We went to Chicago to strategize, to reflect, to look at our structure and internal workings (and unworkings). The plan was to hole up in a convent on the West End, do a lot of exercises like “Allies Spectrum” and “Story Meme” and “Pillars of the Problem.” I think I sort of made up the names of all those exercises just now, but anyone who has been to a strategic planning workshop or a nonprofit retreat knows what I am talking about.
In the course of the weekend, the plan was to use a lot of butcher paper, inhale a lot of marker fumes, drink a lot of beer and plan and strategize and envision a way to shut down Guantánamo, end torture and indefinite detention and ensure accountability for the architects of this illegal and immoral morass.
But, instead of stepping back, we had to step forward.
Turning on the radio the day before we all headed to the Witness Against Torture strategy retreat in the Windy City, many of us heard Democracy Now! reporting that more than 100 men at Guantánamo were entering the fifth week of a new hunger strike. Pardiss Kebriaei was one of the retreat’s guests. A senior staff attorney for Center for Constitutional Rights, Pardiss is a tireless advocate for justice and human rights, and she represents a number of men at Guantánamo. After 11 years of detention and with conditions deteriorating, she said that some of them have lost hope and see no other way to protest their detention and treatment than a hunger strike. CCR has received reports of men coughing up blood, being hospitalized, losing consciousness, and becoming weak and fatigued. Soon, the men on hunger strike will be risking permanent physical injury and even death.
I tried to assimilate this new tragedy. There are 166 men still detained at Guantánamo (more than four years after President Barack Obama pledged to shut down Guantánamo within a year), 86 of whom have been “Cleared for Release” by U.S. authorities. Not charged with any crime of terrorism or violence, they linger in the prison because of the Obama administration’s and Congress’s callous disregard for their basic legal and human rights.
All of the men at Guantánamo — subjected to routine indignities and abuses — are waiting for real justice: their release and resettlement if innocent or the chance to plead their case in a legitimate court of law. These basic rights have been denied them for far too long. In fact, more men have died at Guantánamo (nine) than have had trial and judgment (seven). While President Obama has failed to close the Guantánamo prison in the last four years, he has closed something: in January he shut down the office within the State Department that was tasked with shutting down Guantánamo and repatriating and resettling released detainees.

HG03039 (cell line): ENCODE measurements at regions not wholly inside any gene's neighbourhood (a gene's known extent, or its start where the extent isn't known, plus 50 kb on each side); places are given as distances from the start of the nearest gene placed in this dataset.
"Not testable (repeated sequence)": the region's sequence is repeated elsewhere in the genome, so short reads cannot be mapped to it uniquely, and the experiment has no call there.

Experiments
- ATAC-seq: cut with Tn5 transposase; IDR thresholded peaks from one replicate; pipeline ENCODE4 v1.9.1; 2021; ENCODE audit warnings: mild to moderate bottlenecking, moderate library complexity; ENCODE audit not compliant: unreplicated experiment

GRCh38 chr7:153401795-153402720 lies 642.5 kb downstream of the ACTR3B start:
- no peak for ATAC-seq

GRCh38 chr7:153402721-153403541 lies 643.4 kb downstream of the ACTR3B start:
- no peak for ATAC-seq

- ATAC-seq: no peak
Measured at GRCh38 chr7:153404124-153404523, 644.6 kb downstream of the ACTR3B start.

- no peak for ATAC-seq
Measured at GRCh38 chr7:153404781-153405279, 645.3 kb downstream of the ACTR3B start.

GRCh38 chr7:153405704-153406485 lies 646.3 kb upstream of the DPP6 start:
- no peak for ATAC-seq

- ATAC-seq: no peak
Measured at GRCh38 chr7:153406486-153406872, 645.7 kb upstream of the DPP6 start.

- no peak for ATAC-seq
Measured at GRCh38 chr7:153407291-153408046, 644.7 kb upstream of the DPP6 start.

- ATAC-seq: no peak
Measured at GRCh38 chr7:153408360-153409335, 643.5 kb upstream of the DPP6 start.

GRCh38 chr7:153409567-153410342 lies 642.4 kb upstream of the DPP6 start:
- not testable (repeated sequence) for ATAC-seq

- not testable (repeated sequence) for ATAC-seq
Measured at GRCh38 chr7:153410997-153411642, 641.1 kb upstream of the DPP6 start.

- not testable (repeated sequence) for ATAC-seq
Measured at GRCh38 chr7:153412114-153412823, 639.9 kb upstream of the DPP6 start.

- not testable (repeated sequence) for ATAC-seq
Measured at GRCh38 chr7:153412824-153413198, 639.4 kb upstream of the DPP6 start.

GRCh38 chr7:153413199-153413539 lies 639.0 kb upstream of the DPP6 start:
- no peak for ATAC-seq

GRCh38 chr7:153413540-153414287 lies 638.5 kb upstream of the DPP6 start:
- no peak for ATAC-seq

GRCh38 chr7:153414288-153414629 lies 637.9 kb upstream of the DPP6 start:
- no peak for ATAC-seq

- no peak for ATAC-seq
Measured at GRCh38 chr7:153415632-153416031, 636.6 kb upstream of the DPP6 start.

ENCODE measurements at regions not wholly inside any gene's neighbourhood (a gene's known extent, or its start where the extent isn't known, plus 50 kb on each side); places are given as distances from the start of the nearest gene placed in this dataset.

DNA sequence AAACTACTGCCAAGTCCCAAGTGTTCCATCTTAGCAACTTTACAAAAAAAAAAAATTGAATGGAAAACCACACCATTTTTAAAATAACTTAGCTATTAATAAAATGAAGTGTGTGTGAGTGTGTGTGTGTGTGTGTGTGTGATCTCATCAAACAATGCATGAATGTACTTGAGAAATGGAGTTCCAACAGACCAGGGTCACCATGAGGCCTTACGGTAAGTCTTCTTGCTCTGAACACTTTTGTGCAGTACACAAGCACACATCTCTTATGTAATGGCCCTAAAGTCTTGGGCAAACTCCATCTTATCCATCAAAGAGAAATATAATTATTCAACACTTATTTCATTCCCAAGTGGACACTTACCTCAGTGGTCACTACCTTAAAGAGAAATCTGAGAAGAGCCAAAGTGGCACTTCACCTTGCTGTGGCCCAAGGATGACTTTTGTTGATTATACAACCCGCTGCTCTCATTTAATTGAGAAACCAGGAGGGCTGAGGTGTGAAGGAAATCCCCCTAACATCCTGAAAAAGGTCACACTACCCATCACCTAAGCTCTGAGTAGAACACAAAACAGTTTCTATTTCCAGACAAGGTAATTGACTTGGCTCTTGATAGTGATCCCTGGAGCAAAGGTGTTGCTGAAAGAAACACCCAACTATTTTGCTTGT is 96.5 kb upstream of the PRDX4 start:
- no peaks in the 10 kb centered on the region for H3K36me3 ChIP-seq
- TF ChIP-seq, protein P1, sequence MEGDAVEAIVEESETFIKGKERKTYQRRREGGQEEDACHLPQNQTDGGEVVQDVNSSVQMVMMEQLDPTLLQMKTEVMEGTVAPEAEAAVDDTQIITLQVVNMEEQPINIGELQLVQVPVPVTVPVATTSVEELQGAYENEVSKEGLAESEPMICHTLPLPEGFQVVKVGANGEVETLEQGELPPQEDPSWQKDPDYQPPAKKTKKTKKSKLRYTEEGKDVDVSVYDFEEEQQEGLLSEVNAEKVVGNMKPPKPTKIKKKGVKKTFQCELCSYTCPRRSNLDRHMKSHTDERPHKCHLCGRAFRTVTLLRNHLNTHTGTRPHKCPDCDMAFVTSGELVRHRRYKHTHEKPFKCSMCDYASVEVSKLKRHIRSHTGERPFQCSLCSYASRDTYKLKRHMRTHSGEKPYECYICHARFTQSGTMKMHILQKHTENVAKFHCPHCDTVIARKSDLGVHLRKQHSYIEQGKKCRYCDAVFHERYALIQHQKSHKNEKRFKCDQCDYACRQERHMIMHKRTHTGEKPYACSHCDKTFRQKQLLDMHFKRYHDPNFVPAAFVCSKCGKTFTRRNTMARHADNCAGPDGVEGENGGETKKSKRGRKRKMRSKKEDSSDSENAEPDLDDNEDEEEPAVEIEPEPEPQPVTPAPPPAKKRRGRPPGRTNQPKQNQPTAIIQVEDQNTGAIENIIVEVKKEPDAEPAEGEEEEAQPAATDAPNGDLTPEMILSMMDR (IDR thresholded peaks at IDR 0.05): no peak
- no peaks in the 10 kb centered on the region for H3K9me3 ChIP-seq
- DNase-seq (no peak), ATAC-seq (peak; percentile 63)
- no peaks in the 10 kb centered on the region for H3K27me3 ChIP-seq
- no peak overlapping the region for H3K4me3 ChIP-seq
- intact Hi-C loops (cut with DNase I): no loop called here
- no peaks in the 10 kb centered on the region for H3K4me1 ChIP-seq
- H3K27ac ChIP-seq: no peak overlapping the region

One of the detainees cleared for release, a Yemeni named Adnan Latif, died in September 2012 at Guantánamo. He described the place that was his home for nearly 10 years as a “piece of hell that kills everything.”
With those words ringing in my ears, I packed my bags and headed for our meetings. We established Witness Against Torture in 2005 with a brazen act — 25 of us flew to Cuba, walked more than 60 miles over five or six days with the hope of gaining access to the U.S. Naval Base where more than 700 men were then detained. The Naval Base authorities denied our requests for entry and so we fasted and vigiled for five days, before returning home to organize a movement to shut down Guantánamo, end torture and indefinite detention. Since that time we have organized actions and demonstrations every January 11, the date in 2002 when the first “unlawful enemy combatants” arrived at Guantánamo. The American people have since learned the truth — the vast majority of these men were not the “worst of the worst,” as Bush administration officials claimed. They were chicken farmers, illiterate tribesmen and well-traveled, well-meaning students: 93 percent of the men at Guantánamo were captured by bounty hunters or allied governments such as Pakistan and handed over to U.S. forces, according to a study by Mark Denbeaux, a professor at Seton Hall Law School.
Each year after January 11, we say goodbye and tell each other that we hope not to have to organize again the next year. And each year, we come together again — happy to see one another, angry and outraged that we have to protest something so inhumane and abhorrent as torture and indefinite detention.
In Chicago, we did not form a board or write our mission statement or develop a strategic plan for the next four years, but we did come up with a plan to fast and demonstrate throughout the week before Easter — Holy Week in the Christian tradition. We’re calling it Hungering for Justice, and we hope you will join us.